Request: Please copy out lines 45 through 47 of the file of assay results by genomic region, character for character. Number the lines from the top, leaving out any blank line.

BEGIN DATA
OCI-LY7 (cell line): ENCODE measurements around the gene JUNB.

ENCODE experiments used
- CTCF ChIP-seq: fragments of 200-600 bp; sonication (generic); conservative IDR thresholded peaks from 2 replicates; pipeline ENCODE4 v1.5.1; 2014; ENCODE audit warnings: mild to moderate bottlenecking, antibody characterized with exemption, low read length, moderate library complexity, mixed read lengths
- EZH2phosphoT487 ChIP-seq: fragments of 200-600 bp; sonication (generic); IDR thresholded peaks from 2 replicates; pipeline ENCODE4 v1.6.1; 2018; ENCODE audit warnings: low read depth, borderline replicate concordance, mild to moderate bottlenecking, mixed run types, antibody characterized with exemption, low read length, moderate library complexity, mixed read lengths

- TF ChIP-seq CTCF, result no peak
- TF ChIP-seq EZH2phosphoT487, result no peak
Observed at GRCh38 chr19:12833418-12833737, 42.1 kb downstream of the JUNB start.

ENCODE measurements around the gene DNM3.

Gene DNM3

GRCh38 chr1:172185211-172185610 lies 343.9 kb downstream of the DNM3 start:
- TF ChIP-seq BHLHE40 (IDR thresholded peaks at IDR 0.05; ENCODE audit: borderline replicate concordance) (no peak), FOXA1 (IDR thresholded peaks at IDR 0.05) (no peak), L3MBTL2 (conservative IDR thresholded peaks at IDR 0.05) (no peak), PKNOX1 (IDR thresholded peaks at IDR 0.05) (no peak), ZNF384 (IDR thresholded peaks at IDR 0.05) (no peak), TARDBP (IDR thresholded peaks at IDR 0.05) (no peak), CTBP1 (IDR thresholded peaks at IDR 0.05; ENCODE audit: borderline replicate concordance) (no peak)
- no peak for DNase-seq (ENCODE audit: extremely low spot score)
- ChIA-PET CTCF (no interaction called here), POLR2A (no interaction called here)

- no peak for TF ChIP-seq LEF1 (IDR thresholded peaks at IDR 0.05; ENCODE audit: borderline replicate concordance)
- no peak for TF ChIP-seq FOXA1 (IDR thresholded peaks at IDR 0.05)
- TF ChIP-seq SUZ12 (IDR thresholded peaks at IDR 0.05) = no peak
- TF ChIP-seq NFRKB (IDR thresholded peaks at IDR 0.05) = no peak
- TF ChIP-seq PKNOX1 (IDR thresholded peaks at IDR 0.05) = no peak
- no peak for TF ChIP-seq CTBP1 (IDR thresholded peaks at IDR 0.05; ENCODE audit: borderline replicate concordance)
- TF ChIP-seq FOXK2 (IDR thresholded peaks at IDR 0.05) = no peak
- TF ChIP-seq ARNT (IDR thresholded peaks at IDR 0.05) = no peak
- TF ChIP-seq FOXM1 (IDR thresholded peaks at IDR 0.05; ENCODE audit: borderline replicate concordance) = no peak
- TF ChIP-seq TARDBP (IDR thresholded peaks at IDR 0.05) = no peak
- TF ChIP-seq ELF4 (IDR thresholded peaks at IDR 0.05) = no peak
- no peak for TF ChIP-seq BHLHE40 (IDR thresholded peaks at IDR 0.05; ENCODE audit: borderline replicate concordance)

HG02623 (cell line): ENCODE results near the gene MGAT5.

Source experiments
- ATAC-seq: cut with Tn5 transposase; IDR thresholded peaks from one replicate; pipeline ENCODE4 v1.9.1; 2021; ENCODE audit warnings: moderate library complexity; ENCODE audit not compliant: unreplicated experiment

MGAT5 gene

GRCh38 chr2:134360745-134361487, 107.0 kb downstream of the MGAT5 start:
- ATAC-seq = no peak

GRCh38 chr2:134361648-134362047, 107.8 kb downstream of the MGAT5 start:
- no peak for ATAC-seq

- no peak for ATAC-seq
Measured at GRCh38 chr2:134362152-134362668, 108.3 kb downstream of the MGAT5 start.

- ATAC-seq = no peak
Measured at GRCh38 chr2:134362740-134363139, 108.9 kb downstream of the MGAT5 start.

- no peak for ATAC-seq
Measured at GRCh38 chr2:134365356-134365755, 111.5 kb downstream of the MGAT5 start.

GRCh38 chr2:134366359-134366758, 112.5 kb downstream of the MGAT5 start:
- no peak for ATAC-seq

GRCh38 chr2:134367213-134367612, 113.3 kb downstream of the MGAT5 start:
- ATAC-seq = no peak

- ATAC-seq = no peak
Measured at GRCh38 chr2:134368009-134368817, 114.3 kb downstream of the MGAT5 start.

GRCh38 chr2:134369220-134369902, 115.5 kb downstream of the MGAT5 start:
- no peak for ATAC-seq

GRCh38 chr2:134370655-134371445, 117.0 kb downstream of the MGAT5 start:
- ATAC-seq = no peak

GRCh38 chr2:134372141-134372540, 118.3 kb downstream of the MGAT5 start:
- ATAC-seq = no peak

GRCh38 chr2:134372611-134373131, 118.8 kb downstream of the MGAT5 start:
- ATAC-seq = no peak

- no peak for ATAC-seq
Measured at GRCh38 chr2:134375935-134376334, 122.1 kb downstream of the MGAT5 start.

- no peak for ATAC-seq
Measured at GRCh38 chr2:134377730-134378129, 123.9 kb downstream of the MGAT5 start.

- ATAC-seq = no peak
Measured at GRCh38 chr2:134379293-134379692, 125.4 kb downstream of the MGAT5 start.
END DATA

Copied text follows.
Measured at GRCh38 chr2:134368009-134368817, 114.3 kb downstream of the MGAT5 start.

GRCh38 chr2:134369220-134369902, 115.5 kb downstream of the MGAT5 start:
- no peak for ATAC-seq